Moulding midfield partnership with Hume and 'doing stuff differently' for another Munster showdown

The sides will meet in the URC quarter-final on Friday.

Stuart McCloskey on the ball for Ulster.
Stuart McCloskey on the ball for Ulster.
Image: Laszlo Geczo/INPHO

ASSUMING DAN McFARLAND doesn’t pull a shock selection call this afternoon, when they line up alongside each other in tomorrow night’s United Rugby Championship quarter-final against Munster, Stuart McCloskey and James Hume will partner each other in Ulster’s midfield for the 13th time this season.

They’ve been the reliable go-to men for the head coach all season, with at least one of them starting all but one of Ulster’s 26 games since the start of the campaign, and have formed a dynamic partnership that has yielded eight tries and played its part in setting up plenty more for team-mates.

Hume has been rewarded for his form with an Ireland call-up for the Six Nations, and a couple of appearances too, while McCloskey missed out on selection due to an untimely injury over Christmas, but there’s no doubting their importance within their provincial squad. Every time another player showed glimpses of promising form, be it Stewart Moore or Angus Curtis, back came the No.1 pairing with a reminder of what they do best.

Their styles compliment each other, McCloskey’s direct, abrasive nature punching holes in defences for the elusive, fleet-footed Hume to dance through, and McFarland will be imploring them to do the same again when they welcome their inter-provincial rivals to Kingspan Stadium tomorrow for their last-eight tie. And, as McCloskey outlines, the load is halved by how well the two play together – and, fortunately, it comes easy to them.

“It’s not something we’ve really worked on. Time together training and playing obviously helps, we get a feel for each other’s styles. We blend well together as a centre partnership, the things we do,” he explains.

“It obviously helps that James is a great player. At times this year I’d say he’s probably been one of the best 13s in the world and he’s still playing some great stuff now. It’s easy when a guy’s playing like that, sometimes you just give him the ball and get out of his way! That’s what it’s felt like for me, and hopefully he feels like I’ve helped him along as well.”

With the imposing figures of Damian de Allende and Chris Farrell likely to oppose them in Belfast tomorrow evening, there will be a need to be at the peak of their powers as the World Cup-winning Springbok and Ulster native are likely to be one of the toughest – if not the toughest – pairings they’ll have faced all season.

“Damian is a decent player, he’s played well all year. I don’t think there’s much between us, we’re both pretty good 12s, and Chrissy and James will be going at it pretty hard, they always do when they play each other. I’m sure that’ll be an interesting one to watch,” adds McCloskey.

While those four take centre stage, there is a tasty sub-plot simmering under the surface at Kingspan Stadium as, not only is there an added spice to the tie given it is an inter-pro, there is also burning desire within the Ulster squad not to be turned over three times by Munster this season, twice of which would be at home should the result go against them this time too.

True, you could probably write off that game a few weeks ago when Ulster clearly showed the battle scars of their brutal knockout at the hands of Toulouse the previous week but, even so, that will naturally galvanise Johann van Graan’s men as a way of showing them that it can be done.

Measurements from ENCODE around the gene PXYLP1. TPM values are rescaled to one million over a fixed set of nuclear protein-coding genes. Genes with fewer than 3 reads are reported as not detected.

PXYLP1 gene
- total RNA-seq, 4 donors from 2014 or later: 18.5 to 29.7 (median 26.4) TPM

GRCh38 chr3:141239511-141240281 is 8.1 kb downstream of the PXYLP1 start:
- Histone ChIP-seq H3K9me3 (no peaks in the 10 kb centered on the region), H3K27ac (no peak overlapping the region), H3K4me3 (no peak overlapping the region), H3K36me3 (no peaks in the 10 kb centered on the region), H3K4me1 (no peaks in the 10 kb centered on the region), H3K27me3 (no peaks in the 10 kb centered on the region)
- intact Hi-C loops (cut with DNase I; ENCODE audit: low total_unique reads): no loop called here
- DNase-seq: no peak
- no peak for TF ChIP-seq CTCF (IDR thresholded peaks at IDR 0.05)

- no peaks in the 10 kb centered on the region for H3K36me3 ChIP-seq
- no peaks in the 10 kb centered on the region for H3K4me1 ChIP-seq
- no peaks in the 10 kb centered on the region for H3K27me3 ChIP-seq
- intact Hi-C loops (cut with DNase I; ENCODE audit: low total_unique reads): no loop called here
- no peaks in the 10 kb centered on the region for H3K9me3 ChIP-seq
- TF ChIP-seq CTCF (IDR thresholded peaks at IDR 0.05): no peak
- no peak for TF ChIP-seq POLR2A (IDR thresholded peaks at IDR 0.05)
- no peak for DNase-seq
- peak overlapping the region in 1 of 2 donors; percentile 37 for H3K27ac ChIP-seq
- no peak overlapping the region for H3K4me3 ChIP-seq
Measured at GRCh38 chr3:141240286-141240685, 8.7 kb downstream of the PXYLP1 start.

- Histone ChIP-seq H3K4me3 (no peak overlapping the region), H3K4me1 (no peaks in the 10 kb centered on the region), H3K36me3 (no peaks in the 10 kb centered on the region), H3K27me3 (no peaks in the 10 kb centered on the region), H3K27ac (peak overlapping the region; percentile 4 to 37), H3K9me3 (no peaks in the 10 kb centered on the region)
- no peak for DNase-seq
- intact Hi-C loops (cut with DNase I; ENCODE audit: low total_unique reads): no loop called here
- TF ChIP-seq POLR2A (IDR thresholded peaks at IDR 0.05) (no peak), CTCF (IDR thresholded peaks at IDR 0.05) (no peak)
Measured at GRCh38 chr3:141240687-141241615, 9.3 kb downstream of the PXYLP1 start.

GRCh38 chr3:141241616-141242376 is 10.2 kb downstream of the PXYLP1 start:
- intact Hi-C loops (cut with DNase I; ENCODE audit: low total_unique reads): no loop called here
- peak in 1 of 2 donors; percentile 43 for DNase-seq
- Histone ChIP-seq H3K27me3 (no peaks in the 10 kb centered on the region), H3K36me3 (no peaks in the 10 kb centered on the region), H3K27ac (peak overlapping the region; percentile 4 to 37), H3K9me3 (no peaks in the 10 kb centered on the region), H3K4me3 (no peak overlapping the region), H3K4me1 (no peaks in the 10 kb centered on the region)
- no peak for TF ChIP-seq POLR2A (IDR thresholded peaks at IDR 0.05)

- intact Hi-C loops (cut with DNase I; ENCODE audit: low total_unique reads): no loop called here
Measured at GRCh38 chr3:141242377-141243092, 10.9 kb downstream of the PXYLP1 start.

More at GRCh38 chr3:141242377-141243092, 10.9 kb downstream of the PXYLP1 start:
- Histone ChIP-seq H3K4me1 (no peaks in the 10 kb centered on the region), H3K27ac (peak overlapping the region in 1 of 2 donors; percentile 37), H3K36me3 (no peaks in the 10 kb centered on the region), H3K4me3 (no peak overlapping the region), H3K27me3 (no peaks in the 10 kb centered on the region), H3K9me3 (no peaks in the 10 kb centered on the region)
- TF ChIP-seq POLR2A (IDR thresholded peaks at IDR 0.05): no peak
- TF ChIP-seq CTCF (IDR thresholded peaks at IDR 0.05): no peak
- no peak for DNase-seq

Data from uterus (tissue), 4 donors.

McCloskey jokes that statistically it is unlikely they could lose to the same team three times in one season but equally brushes off the regular season record between the two teams, instead opting to look at this game in isolation for what it is – a win or bust knockout tie.

“No more than anybody else,” he insists when asked if he feels Ulster owe Munster one.

“I haven’t thought much about it. They’ve obviously beaten us twice. The game here was a tough one after the defeat to Toulouse the week before, maybe we can understand being a bit deflated after that. We did some stuff pretty badly and they did some nice stuff. We probably gave them a couple easy tries and let them get ahead of us and we struggled to get back into it.

“We’ll be doing some stuff differently and they’ll be coming back after a disappointing performance against Leinster and being knocked out of Europe by Toulouse. We played well the last couple weeks so hopefully we’ll bounce into it in a bit of form.

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“Two weeks ago against the Sharks I thought for 75 minutes we played really well. That was back to more like how we want to play and we could have scored a few more tries in there. We’ll take confidence from that and hopefully take that into this game, but it’s an inter-pro, you never know how it’s going to go sometimes. There’s a different atmosphere going into them.”

Inevitably, at this stage of the season, the usual questions over whether this Ulster side will be the one to end the long trophy drought that stretches back to 2006. McCloskey, as one of the veterans of this young squad despite still only being 29, is perhaps best placed to answer why he feels this group is different and he maintains this could be their time.

“It’s a better team than I’ve played in over the last few years and those teams got pretty close to winning something. I know we’ve beaten Clermont twice, Leinster twice – even though it’s been a weakened team for one of those – and on our day we’ve been very good this year,” the Bangor man states.

“We need to turn it on for three weeks in a row and I think we can do that. It’ll take a little bit of luck as well but over the years we haven’t had much, so surely we’ve built up some over that period of time.”

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